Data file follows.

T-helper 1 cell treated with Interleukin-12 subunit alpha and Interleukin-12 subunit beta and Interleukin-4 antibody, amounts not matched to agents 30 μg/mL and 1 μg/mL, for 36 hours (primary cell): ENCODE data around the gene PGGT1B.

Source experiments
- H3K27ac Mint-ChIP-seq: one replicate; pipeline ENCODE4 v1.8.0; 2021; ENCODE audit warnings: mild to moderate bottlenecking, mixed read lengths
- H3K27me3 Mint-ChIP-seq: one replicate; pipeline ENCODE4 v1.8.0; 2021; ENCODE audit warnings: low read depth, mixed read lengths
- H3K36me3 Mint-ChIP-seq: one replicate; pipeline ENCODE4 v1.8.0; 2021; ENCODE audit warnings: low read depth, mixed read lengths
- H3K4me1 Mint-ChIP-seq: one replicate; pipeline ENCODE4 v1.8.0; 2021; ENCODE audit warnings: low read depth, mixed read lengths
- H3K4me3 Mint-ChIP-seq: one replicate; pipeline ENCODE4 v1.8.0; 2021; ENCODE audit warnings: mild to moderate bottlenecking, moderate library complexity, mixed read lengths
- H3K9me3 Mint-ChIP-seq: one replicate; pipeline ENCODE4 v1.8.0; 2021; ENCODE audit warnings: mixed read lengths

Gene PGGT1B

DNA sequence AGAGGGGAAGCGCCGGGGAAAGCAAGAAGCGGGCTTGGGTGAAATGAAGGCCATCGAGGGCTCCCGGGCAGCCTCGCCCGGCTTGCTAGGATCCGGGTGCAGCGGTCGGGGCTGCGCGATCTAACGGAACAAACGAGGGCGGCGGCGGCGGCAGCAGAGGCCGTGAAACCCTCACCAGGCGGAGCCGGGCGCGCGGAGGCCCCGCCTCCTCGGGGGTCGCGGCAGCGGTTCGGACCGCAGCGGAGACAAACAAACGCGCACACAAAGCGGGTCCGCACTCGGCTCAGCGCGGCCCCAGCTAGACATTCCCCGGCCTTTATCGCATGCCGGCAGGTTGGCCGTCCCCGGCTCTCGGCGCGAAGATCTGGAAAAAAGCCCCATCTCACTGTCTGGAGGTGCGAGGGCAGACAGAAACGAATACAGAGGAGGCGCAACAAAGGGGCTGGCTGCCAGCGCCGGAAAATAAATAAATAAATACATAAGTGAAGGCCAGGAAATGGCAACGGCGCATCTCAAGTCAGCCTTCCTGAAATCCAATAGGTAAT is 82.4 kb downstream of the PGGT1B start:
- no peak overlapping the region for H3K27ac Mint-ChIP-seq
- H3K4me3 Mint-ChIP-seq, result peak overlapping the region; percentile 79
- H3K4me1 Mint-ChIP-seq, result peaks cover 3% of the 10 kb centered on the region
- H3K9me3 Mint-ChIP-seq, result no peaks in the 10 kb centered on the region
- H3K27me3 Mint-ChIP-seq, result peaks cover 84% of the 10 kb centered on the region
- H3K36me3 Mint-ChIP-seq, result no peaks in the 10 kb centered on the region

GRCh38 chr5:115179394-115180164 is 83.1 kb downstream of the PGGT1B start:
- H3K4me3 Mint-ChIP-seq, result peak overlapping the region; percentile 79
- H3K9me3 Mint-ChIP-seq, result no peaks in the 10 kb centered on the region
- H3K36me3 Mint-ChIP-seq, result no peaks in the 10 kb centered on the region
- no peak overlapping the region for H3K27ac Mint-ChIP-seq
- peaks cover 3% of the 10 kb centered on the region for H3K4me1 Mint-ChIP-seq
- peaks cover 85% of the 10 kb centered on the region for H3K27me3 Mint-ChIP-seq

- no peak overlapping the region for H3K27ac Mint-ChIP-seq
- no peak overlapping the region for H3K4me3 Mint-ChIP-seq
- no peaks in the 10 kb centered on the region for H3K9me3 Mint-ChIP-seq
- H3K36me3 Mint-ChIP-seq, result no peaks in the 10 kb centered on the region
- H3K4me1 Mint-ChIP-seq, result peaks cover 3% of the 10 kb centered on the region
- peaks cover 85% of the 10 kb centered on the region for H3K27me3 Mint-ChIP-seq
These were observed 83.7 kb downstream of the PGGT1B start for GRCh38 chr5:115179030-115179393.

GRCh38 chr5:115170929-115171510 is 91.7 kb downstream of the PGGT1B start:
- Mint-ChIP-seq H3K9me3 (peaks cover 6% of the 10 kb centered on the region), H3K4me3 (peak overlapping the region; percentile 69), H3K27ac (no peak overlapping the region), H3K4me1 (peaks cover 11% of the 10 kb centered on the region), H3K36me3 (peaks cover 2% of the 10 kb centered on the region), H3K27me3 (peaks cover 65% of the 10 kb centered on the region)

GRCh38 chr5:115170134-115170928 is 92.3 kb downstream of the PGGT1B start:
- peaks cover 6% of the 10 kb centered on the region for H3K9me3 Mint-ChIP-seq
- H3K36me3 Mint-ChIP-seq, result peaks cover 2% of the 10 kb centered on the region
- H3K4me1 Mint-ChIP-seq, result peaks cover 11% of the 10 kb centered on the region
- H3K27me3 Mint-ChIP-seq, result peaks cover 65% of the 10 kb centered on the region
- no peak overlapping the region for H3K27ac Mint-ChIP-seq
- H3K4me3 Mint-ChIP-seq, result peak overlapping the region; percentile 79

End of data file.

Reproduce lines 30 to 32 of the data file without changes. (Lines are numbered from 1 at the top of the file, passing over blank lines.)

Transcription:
These were observed 83.7 kb downstream of the PGGT1B start for GRCh38 chr5:115179030-115179393.

GRCh38 chr5:115170929-115171510 is 91.7 kb downstream of the PGGT1B start:
- Mint-ChIP-seq H3K9me3 (peaks cover 6% of the 10 kb centered on the region), H3K4me3 (peak overlapping the region; percentile 69), H3K27ac (no peak overlapping the region), H3K4me1 (peaks cover 11% of the 10 kb centered on the region), H3K36me3 (peaks cover 2% of the 10 kb centered on the region), H3K27me3 (peaks cover 65% of the 10 kb centered on the region)